Wednesday, May 22, 2024

Business Intelligence Software: Ten Leaders

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ALSO SEE: Business Intelligence Software: Industry Scorecard

AND: Business Intelligence Software: Cloud Burst Ahead

The business intelligence softwaremarket is shaping up as a David vs. Goliath struggle. Behemoths like Microsoft, Oracle and IBM offer feature-rich BI suites along with their many other enterprise software products. Meanwhile, pure-play vendors – such as MicroStrategy, QlikTech and Tableau – have avid followers and are competitive, especially when it comes to innovating around new features and adjusting quickly to the shifting marketplace.

The pure-play vendors, for instance, have aggressively pioneered interactive data visualization features, while also more readily adopting open-source software and the SaaS model. They also tend to garner higher “satisfaction” ratings in independent surveys polling customers.

That said, the Davids in this battle have a long way to go. The top five BI vendors control about 75% of the market, according to research and projections from IDC and Gartner.

The top five vendors below are ranked in terms of market share. The remaining five are ranked by the extremely unscientific measure of how likely I think they are to challenge the leaders. This ability to challenge includes things like proven longevity, customer loyalty, novel business models, management team, creativity when adapting to market conditions, likelihood of being acquired in the near future, etc.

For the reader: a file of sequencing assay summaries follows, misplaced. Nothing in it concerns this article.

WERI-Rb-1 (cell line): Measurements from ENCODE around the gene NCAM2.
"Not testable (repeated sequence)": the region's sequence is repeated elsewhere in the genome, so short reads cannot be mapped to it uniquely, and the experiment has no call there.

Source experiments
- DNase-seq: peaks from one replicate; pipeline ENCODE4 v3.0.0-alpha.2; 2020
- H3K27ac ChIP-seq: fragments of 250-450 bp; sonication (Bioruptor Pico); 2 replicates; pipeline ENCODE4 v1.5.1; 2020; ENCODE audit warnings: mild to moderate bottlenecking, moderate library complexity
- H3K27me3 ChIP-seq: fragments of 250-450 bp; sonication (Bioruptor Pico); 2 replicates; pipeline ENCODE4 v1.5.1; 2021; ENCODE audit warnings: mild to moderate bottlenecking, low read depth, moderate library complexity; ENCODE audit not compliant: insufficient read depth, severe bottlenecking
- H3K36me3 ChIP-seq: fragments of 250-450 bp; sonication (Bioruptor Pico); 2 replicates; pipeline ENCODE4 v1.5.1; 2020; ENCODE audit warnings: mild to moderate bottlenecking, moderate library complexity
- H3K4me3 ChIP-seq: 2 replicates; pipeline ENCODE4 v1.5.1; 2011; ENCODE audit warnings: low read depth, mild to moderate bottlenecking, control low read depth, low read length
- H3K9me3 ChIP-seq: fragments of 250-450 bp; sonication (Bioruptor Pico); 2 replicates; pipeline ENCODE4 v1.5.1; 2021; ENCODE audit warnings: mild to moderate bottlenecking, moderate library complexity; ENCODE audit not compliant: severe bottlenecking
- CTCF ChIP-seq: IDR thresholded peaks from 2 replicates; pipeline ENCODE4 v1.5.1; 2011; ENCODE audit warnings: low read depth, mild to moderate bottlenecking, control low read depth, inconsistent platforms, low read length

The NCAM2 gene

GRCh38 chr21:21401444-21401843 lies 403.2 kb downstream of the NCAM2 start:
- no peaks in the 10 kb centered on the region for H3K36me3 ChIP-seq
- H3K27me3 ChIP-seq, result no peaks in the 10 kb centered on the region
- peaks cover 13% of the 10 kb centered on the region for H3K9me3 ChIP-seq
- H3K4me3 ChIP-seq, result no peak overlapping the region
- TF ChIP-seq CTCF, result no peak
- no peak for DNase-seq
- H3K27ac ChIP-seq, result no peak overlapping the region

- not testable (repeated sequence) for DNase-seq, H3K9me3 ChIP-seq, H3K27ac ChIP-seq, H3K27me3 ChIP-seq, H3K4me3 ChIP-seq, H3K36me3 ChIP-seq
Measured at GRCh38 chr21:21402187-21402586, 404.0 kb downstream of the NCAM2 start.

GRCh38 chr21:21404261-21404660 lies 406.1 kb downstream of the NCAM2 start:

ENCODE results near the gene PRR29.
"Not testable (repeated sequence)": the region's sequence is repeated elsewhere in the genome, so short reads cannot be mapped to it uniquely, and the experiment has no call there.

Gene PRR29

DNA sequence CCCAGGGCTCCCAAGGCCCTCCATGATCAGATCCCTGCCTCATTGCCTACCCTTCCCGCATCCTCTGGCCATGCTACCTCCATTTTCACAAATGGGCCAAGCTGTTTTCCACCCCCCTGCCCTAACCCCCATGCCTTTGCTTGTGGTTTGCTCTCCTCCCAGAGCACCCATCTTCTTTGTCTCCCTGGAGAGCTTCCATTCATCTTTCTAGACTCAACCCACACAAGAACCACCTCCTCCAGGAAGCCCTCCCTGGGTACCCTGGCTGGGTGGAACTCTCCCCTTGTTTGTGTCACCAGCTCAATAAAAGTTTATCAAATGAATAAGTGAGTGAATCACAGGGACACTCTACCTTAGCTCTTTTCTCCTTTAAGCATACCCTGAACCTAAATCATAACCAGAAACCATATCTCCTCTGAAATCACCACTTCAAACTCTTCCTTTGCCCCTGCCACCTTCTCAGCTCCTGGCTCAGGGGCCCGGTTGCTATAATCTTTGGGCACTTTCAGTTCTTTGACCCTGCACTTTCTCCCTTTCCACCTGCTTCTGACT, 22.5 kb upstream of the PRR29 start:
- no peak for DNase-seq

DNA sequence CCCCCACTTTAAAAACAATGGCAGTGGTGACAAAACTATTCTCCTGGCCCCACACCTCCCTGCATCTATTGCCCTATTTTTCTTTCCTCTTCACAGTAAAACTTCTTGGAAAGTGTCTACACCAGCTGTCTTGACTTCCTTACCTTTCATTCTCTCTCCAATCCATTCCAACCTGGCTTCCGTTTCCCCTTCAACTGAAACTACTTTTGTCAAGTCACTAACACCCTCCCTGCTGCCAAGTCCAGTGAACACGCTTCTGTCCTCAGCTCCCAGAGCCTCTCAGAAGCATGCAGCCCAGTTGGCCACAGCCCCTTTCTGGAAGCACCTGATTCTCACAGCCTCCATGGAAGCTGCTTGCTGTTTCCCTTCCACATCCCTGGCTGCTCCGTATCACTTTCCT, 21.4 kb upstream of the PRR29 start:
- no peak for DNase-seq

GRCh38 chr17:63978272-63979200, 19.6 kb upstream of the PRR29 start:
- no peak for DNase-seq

I’m sure I’ll hear plenty about why these ranking are off. Let me have it. I grew up in a rust-belt steel town and have a thick skin. Feel free to air your grievances (or agreement) publicly. That’s what the comments field below the story is for.


Why they’re a leader: First and foremost, you have to look at market share. SAP claims more than 45,000 customers in 127 countries. After acquiring BusinessObjects in 2007, SAP’s combined customer base and market share leaped to the number-one position. According to IDC, SAP leads the BI software market with 20.4% of the market. This represents nearly double that of number-two vendor SAS Institute.

While the BusinessObjects acquisition caused some initial confusion among customers, it also spurred innovation. In May of 2009, SAP released the SAP BusinessObjects Explorer tool, designed to help users with no Business Intelligence experience or training navigate through large volumes of data via a search-engine style interface. Early customers of this tool include Sara Lee and Molson Coors.

SAP is in the process of launching a second phase of Explorer that lets companies pull information from data sources other than SAP NetWeaver. And despite being one of the behemoths on this list, SAP has slowly but surely been adjusting to new software delivery models, such as SaaS and the cloud.

Link to Business Intelligence software page:

SAP BusinessObjects Business Intelligence Solutions

Key customers: Sara Lee, Molson Coors, Government of Bermuda, Emergency Medical Associates, Valero Energy and StubHub.

Key Executive: Marge Breya serves as EVP and GM of the Intelligence Platform Group (IPG) at SAP BusinessObjects and of the NetWeaver Solution Management organization at SAP AG. Prior to joining SAP via the Business Objects acquisition, Breya served in a number of executive roles at technology giants such as BEA Systems, where she was SVP, CMO, and CSO (chief strategy officer); and Sun Microsystems, where she served in various executive management roles.

Headquarters: Corporate SAP Headquarters: Walldorf, Germany. Americas Headquarters: Newtown Square, PA.

2. SAS